Skip to content


Switch branches/tags

Name already in use

A tag already exists with the provided branch name. Many Git commands accept both tag and branch names, so creating this branch may cause unexpected behavior. Are you sure you want to create this branch?

Kaitai Struct

Join the chat at

Note: if you want to make changes to the project, do not fork this repository kaitai_struct. Instead, choose the component you want to modify in the file tree above and fork that individual component instead.

This is an umbrella repository, containing the components only as submodules to make it easier to check out the entire project. Unless you want to modify this README, it is not the repo where you can make edits.

What is Kaitai Struct?

Kaitai Struct is a declarative language used for describing various binary data structures laid out in files or in memory: i.e. binary file formats, network stream packet formats, etc.

The main idea is that a particular format is described in Kaitai Struct language only once and then can be compiled with a ksc into source files in one of the supported programming languages. These modules will include a generated code for a parser that can read described data structure from a file / stream and give access to it in a nice, easy-to-comprehend API.

What it's used for?

Have you ever found yourself writing repetitive, error-prone and hard-to-debug code that reads binary data structures from file / network stream and somehow represents them in memory for easier access?

Kaitai Struct tries to make this job easier — you only have to describe the binary format once and then everybody can use it from their programming languages — cross-language, cross-platform.

Kaitai Struct includes a growing collection of format descriptions, available in formats submodule repository.

Can you give me a quick example?

Sure. Consider this simple .ksy format description file that describes the header of a GIF file (a popular web image format):

  id: gif
  file-extension: gif
  endian: le
  - id: header
    type: header
  - id: logical_screen
    type: logical_screen
      - id: magic
        contents: 'GIF'
      - id: version
        size: 3
      - id: image_width
        type: u2
      - id: image_height
        type: u2
      - id: flags
        type: u1
      - id: bg_color_index
        type: u1
      - id: pixel_aspect_ratio
        type: u1

It declares that GIF files usually have a .gif extension and use little-endian integer encoding. The file itself starts with two blocks: first comes header and then comes logical_screen:

  • "Header" consists of "magic" string of 3 bytes ("GIF") that identifies that it's a GIF file starting and then there are 3 more bytes that identify format version (87a or 89a).
  • "Logical screen descriptor" is a block of integers:
    • image_width and image_height are 2-byte unsigned ints
    • flags, bg_color_index and pixel_aspect_ratio take 1-byte unsigned int each

This .ksy file can be compiled it into Gif.cs / / Gif.js / Gif.php / / gif.rb and then instantly one can load .gif file and access, for example, it's width and height.

In C#

Gif g = Gif.FromFile("path/to/some.gif");
Console.WriteLine("width = " + g.LogicalScreen.ImageWidth);
Console.WriteLine("height = " + g.LogicalScreen.ImageHeight);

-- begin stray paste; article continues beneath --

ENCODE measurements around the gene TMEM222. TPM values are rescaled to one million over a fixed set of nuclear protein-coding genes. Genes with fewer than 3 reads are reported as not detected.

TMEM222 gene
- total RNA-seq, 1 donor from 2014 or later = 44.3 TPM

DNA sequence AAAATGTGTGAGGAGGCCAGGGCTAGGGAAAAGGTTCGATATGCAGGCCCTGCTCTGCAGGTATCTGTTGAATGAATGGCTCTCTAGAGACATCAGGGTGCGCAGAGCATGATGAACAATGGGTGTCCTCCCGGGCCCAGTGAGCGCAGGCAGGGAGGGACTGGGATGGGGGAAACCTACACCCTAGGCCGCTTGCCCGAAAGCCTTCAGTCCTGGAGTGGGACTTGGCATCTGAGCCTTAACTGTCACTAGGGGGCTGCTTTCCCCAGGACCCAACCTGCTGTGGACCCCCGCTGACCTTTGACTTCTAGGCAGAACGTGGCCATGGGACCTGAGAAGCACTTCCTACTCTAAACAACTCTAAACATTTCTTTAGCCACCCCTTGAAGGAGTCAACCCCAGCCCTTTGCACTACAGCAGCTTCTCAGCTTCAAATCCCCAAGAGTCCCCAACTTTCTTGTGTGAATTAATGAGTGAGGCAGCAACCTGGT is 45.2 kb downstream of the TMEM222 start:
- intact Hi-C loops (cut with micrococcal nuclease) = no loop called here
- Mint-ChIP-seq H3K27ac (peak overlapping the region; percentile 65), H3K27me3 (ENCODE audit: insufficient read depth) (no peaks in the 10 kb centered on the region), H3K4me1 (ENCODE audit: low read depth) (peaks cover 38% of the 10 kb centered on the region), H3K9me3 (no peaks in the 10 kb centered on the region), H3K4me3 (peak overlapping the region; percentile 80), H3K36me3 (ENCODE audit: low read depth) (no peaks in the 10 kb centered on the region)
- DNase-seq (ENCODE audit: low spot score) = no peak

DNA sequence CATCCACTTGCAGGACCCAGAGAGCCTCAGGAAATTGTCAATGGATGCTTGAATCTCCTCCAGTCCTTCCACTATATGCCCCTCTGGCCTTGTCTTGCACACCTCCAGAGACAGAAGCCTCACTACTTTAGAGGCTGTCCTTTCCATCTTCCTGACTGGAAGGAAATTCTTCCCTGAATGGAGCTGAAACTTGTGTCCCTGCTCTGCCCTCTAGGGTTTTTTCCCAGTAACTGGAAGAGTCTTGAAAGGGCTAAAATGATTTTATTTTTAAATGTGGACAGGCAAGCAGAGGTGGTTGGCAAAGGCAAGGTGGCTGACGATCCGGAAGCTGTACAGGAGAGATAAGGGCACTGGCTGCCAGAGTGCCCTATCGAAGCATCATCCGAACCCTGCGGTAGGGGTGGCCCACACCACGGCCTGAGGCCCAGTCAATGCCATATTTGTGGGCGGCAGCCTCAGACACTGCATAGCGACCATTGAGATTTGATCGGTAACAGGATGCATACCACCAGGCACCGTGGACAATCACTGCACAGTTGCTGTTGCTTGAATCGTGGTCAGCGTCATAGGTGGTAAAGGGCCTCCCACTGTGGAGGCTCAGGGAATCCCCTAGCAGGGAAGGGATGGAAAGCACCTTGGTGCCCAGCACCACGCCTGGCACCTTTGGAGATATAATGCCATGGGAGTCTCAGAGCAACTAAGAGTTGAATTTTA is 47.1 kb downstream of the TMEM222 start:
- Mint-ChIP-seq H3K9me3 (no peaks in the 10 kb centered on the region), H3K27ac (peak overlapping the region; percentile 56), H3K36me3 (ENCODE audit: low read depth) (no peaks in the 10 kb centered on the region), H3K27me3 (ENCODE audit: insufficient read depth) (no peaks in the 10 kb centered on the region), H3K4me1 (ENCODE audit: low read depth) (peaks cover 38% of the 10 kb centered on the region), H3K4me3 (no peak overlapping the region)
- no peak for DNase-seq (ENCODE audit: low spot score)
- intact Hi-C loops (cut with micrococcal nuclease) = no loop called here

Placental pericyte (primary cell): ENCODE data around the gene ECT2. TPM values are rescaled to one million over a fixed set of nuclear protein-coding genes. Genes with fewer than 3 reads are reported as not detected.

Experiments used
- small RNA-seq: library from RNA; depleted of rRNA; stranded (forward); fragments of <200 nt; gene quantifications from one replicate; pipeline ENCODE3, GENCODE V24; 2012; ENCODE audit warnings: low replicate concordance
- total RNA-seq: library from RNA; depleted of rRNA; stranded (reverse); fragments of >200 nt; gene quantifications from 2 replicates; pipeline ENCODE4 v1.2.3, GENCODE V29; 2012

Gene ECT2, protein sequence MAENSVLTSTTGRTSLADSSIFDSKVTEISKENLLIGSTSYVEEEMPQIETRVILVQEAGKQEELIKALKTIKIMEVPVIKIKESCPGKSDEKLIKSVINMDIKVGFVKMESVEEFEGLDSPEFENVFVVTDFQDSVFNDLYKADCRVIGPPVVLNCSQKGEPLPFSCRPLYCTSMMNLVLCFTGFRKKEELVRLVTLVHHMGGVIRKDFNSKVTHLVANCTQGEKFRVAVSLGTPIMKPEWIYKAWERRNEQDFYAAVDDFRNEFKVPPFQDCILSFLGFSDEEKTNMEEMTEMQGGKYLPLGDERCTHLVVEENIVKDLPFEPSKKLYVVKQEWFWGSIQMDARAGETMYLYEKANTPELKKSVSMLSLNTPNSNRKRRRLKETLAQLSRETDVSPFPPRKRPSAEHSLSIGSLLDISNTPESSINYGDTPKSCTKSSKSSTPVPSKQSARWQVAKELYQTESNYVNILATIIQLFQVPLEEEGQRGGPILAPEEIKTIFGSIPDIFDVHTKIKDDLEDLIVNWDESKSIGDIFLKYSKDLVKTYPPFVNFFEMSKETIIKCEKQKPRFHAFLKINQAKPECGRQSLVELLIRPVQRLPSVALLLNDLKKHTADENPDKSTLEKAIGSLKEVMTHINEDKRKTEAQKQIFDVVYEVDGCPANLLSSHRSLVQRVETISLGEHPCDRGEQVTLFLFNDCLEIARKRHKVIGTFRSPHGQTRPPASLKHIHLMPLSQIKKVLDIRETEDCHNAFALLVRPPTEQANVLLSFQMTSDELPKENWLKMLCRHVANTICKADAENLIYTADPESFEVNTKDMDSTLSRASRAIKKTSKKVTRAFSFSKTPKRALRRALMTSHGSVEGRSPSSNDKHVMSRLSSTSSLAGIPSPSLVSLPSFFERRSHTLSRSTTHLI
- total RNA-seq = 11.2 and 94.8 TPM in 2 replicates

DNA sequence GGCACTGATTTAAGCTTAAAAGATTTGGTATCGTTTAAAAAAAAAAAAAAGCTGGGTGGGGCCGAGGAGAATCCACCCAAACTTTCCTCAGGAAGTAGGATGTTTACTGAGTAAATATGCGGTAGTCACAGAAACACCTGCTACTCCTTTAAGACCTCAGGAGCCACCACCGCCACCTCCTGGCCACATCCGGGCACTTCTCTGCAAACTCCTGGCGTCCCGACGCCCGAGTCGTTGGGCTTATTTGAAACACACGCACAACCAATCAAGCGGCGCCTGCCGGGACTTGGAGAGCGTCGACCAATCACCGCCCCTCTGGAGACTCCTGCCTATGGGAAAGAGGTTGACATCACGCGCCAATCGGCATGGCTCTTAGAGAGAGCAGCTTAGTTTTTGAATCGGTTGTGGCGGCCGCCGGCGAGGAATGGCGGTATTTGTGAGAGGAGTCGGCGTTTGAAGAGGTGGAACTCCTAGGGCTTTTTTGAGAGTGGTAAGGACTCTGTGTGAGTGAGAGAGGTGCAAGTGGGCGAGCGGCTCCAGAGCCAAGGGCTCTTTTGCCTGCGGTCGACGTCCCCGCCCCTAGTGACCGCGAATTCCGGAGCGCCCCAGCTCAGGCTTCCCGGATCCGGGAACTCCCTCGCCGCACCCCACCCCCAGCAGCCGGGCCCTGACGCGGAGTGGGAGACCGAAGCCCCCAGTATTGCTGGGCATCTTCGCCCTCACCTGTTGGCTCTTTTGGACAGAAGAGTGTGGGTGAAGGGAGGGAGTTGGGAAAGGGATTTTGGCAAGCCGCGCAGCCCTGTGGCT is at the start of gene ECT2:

In Java

Gif g = Gif.fromFile("path/to/some.gif");
System.out.println("width = " + g.logicalScreen().imageWidth());
System.out.println("height = " + g.logicalScreen().imageHeight());

In JavaScript

See JavaScript notes in the documentation for a more complete quick start guide.

var g = new Gif(new KaitaiStream(someArrayBuffer));
console.log("width = " + g.logicalScreen.imageWidth);
console.log("height = " + g.logicalScreen.imageHeight);

In Lua

local g = Gif:from_file("path/to/some.gif")
print("width = " .. g.logical_screen.image_width)
print("height = " .. g.logical_screen.image_height)

In Nim

let g = Gif.fromFile("path/to/some.gif")
echo "width = " & $g.logicalScreen.imageWidth
echo "height = " & $g.logicalScreen.imageHeight


$g = Gif::fromFile('path/to/some.gif');
printf("width = %d\n", $g->logicalScreen()->imageWidth());
printf("height = %d\n", $g->logicalScreen()->imageHeight());

In Python

g = Gif.from_file("path/to/some.gif")
print "width = %d" % (g.logical_screen.image_width)
print "height = %d" % (g.logical_screen.image_height)

In Ruby

g = Gif.from_file("path/to/some.gif")
puts "width = #{g.logical_screen.image_width}"
puts "height = #{g.logical_screen.image_height}"

Of course, this example shows only a very limited subset of what Kaitai Struct can do. Please refer to the tutorials and documentation for more insights.

Supported languages

Official Kaitai Struct compiler now supports compiling .ksy into source modules for the following languages:

  • C#
  • Java
  • JavaScript
  • Lua
  • Nim
  • PHP
  • Python
  • Ruby

Downloading and installing

The easiest way to check out the whole Kaitai Struct project is to download the main project repository that already imports all other parts as submodules. Use:

git clone --recursive

Note the --recursive option.

Alternatively, one can check out individual subprojects that consitute Kaitai Struct suite. They are:

Using KS in your project

Typically, using formats described in KS in your project, involves the following steps:

  • Describe the format — i.e. create a .ksy file
  • Compile .ksy file into target language source file and include that file in your project
  • Add KS runtime library for your particular language into your project (don't worry, it's small and it's there mostly to ensure readability of generated code)
  • Use generated class(es) to parse your binary file / stream and access its components

Check out the tutorial and documentation for more information.


  • Compiler — GPLv3+
  • Runtime libraries — MIT or Apache v2 (=> you can include generated code even into proprietary applications) — see individual libraries for details